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Cho’s wife indicted for faking daughter’s award

Sept 09,2019
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Justice minister nominee Cho Kuk avoids reporters as he enters his residence in Bangbae-dong, Seocho District, southern Seoul on Sunday. [NEWS1]
Chung Kyung-sim, wife of justice minister nominee Cho Kuk, was criminally charged late Friday night with faking an academic award for her daughter - just moments after her husband’s confirmation hearing at the National Assembly drew to a close.

Chung was charged with obstructing the business of Dongyang University, where she works as a professor of English, by allegedly fabricating an award their daughter submitted as part of her application to Pusan National University’s (PNU) medical school.

While the controversy around that award - just one allegation of academic dishonesty involving Cho’s daughter - was the talk of the nation most of last week, the prosecutors’ decision to indict Chung appeared to be a blunt message that they will not accept her husband as their boss.

Lending credence to that interpretation is the unusual process by which the indictment was laid out. Prosecutors usually choose to formally charge a suspect once he or she has been subpoenaed and interrogated. In Chung’s case, the indictment was much swifter, with prosecutors citing a nearly expired statute of limitations as the cause for their speed.

Given that the statute of limitations for forgery of public and private documents lasts seven years, prosecutors had only a day left to charge Chung on this count, since the award in question was created on Sept. 7, 2012.

Cho had gone through a harrowing confirmation hearing, marked by a barrage of accusatory questions by opposition lawmakers who contested his fitness to become justice minister. Particularly troublesome was the testimony of Dongyang University president Choi Sung-hae, who said he never authorized the award to Cho’s daughter for volunteer work at the university’s Language Education Center, which at the time was headed by Chung herself.

During the hearing, Cho said he was not aware of the process by which the award had been given, and denied accusations that he and Chung had tried to lean on Choi with a phone call on Wednesday. He admitted talking to Choi on the phone, but said he only asked him to “reveal the truth.”

Lawmakers from the main opposition Liberty Korea Party (LKP) suggested that Cho’s phone conversation constituted criminal witness tampering.

About the allegations faced by his wife, Cho said he would fully comply with the ongoing investigation and that “if she is prosecuted, she will stand trial and face punishment if responsible.”

In addition, Chung also faces suspicions that she tried to destroy evidence on the eve of prosecutors’ raid of her office at Dongyang University on Tuesday. Prosecutors launched another raid on the Korea Investment and Securities office in Yeouido, western Seoul, on Thursday after it was revealed a banker from the firm helped her move her computer.

Chung’s indictment on Friday added further questions as to whether President Moon Jae-in will see through Cho’s appointment as justice minister, which can be done without approval from the National Assembly. Moon was eligible to make a final decision starting from Saturday. No decision had come from the Blue House as of Sunday press time.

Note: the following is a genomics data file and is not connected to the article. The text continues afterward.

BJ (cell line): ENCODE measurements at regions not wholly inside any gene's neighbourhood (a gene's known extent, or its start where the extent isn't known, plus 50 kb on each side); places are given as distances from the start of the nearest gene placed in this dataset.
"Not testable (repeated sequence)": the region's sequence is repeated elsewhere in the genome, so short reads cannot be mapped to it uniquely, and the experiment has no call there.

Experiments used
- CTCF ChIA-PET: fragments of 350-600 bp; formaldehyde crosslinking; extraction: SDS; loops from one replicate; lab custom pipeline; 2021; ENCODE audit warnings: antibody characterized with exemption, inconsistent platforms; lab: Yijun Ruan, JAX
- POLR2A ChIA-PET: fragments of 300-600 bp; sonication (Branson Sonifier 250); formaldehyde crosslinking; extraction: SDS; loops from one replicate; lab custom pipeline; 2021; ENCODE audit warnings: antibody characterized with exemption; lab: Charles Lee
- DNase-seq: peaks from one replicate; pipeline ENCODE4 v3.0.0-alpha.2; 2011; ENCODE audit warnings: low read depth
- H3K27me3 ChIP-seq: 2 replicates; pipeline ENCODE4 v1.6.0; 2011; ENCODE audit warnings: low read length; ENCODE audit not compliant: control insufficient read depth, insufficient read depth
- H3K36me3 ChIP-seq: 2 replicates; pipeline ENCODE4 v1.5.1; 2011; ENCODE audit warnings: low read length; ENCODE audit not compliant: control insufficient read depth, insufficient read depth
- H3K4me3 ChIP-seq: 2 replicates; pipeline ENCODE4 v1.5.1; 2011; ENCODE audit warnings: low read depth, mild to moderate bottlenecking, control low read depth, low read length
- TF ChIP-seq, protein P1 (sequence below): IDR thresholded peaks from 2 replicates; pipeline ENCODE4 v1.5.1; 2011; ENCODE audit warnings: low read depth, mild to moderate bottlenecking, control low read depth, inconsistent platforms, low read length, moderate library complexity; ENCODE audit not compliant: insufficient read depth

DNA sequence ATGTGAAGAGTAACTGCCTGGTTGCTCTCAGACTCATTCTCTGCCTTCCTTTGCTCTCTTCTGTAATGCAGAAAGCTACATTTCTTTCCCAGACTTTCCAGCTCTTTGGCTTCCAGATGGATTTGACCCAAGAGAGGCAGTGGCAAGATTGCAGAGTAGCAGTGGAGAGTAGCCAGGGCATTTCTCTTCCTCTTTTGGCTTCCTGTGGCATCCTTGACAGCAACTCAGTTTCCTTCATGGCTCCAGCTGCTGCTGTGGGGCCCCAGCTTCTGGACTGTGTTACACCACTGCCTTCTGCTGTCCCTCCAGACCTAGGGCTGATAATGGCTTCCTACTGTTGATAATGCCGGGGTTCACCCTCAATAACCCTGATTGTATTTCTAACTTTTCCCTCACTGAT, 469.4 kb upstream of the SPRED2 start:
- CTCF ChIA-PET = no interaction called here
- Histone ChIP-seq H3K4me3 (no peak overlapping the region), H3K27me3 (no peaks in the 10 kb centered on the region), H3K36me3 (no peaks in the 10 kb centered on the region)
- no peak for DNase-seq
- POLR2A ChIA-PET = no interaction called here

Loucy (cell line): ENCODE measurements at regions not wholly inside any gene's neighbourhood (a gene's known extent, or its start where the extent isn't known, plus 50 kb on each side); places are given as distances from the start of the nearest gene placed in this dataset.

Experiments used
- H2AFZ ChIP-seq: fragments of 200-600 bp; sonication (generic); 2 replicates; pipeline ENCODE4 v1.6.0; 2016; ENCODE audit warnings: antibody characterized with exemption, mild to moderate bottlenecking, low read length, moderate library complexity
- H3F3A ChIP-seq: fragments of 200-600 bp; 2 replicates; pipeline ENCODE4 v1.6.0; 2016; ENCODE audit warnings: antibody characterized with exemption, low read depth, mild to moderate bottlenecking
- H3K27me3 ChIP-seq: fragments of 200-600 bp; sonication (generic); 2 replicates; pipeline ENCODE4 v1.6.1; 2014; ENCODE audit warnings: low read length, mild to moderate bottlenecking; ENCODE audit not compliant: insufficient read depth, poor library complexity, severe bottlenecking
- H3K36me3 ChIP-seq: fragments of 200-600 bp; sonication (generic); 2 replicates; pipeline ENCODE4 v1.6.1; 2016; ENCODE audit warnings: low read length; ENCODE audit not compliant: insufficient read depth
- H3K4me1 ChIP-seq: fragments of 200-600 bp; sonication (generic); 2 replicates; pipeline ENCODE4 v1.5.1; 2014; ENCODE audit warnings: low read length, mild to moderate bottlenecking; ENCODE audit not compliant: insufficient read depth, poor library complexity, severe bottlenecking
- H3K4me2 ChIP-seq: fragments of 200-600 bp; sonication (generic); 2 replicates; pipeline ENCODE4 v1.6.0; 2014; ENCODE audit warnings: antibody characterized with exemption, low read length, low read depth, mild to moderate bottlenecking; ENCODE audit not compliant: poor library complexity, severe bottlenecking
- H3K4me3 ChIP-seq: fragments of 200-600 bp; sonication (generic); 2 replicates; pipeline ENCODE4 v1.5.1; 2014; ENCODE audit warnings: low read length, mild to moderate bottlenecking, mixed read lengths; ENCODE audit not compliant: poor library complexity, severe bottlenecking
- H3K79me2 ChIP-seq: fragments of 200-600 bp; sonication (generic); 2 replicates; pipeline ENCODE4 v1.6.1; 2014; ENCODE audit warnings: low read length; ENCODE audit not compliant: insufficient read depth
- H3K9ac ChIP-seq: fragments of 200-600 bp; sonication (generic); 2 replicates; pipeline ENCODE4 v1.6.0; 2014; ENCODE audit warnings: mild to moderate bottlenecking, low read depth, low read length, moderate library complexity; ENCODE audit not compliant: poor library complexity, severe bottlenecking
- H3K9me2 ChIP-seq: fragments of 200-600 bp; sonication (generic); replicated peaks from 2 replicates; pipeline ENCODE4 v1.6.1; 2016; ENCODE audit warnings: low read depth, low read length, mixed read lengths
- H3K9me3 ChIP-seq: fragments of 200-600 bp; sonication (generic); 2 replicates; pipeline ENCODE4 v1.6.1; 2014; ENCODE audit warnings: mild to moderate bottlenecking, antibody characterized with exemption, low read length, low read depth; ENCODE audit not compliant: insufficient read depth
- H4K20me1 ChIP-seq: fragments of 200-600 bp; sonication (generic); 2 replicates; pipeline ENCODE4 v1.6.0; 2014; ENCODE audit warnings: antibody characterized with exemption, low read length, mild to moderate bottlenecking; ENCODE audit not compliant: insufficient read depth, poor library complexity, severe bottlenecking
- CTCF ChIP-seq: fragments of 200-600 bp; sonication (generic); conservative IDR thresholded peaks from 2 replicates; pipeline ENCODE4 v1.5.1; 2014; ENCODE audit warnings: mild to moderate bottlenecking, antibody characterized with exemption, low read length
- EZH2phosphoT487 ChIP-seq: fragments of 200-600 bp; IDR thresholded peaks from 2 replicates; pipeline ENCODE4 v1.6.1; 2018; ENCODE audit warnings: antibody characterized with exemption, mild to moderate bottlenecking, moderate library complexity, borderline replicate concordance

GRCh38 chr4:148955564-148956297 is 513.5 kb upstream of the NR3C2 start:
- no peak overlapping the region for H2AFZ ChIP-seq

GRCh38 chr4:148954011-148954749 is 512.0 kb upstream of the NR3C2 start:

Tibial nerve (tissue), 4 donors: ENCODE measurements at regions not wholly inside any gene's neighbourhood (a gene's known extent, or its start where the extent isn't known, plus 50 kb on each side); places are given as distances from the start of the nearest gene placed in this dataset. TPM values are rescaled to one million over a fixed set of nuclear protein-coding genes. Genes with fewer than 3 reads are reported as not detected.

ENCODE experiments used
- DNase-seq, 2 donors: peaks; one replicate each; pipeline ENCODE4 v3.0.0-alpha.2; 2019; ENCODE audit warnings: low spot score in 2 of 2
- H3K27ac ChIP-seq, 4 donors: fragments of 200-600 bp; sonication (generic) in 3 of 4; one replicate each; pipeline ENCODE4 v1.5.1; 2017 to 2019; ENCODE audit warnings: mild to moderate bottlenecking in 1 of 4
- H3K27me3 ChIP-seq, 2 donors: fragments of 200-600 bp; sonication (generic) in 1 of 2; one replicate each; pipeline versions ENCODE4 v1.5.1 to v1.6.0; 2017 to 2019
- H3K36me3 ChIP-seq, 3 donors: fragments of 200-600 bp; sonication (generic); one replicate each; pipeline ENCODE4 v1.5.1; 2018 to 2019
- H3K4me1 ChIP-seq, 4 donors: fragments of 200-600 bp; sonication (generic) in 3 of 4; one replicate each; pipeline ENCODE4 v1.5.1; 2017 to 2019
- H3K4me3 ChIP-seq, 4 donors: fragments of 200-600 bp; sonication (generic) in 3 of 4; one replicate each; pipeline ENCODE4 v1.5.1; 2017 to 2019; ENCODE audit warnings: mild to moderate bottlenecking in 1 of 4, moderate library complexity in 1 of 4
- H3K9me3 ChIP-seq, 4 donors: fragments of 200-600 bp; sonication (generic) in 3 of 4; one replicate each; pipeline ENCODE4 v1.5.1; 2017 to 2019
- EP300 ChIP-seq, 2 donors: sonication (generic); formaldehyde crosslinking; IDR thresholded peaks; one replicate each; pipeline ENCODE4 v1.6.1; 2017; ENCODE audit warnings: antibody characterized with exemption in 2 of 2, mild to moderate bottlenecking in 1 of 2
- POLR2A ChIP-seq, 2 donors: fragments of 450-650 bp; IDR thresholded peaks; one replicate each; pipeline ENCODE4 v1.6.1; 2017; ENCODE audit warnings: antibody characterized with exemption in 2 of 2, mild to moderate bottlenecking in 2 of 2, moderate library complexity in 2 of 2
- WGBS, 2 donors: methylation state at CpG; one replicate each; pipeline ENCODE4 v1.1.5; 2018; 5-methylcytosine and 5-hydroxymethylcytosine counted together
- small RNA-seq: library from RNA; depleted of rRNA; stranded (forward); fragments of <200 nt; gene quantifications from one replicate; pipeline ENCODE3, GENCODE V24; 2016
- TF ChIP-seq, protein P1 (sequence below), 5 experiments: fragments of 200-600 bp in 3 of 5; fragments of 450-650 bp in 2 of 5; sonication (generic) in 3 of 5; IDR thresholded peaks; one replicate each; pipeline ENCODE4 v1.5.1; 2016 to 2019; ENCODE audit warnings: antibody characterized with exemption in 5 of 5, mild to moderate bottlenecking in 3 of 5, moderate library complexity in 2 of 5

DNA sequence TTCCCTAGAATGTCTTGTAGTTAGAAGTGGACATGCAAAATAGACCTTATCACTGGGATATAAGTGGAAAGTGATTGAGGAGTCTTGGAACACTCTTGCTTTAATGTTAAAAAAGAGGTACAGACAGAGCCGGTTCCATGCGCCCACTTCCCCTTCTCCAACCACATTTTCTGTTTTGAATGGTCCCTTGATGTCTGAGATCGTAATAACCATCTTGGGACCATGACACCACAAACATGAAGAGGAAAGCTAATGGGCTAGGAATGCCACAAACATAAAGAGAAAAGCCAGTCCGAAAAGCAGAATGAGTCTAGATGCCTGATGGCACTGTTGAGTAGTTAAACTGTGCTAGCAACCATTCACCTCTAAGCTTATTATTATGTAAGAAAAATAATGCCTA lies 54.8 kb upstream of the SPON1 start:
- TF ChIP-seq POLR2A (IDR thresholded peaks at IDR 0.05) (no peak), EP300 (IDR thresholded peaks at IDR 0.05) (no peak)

The allegations about Cho’s daughter’s academic career resonated strongly among the public at large in Korea, especially young people, many of whom were outraged at the opportunities given to her - and the contrast with the nominee’s past public comments in defense of social equality.

On Thursday, the Korean Society of Pathologists decided to revoke a medical research paper allegedly co-authored by Cho’s daughter that was the subject of many stories. The organization said the content of that paper made it unlikely that she could have drafted it, saying it was most likely written by a Dankook University School of Medicine professor who was the co-author.

Cho’s supporters on the left said the debate furor about Cho’s family distracted from a central point about his nomination for justice minister - a whole-scale plan to reform Korea’s law enforcement agencies and curtail the authority of prosecutors to conduct criminal investigations and indict suspects.

Cho’s role as chief architect of this agenda, one of the Moon administration’s signature policies, made him a favorite to head the Justice Ministry - and simultaneously the target of attacks from the opposition, which fiercely opposes judicial reform. The timing and unusual swiftness by which prosecutors have conducted their investigations into Cho and his family have raised accusations by the Blue House that they are attempting to prevent the reform from taking place.

If Moon goes through with the appointment, an unprecedented scenario could come about in which state prosecutors, who are beholden to the Justice Ministry for decisions regarding their personnel, organization and budget, would be investigating their direct superior. That conflict of interest could undermine Cho’s capacity to see through the reforms.

BY SHIM KYU-SEOK [shim.kyuseok@joongang.co.kr]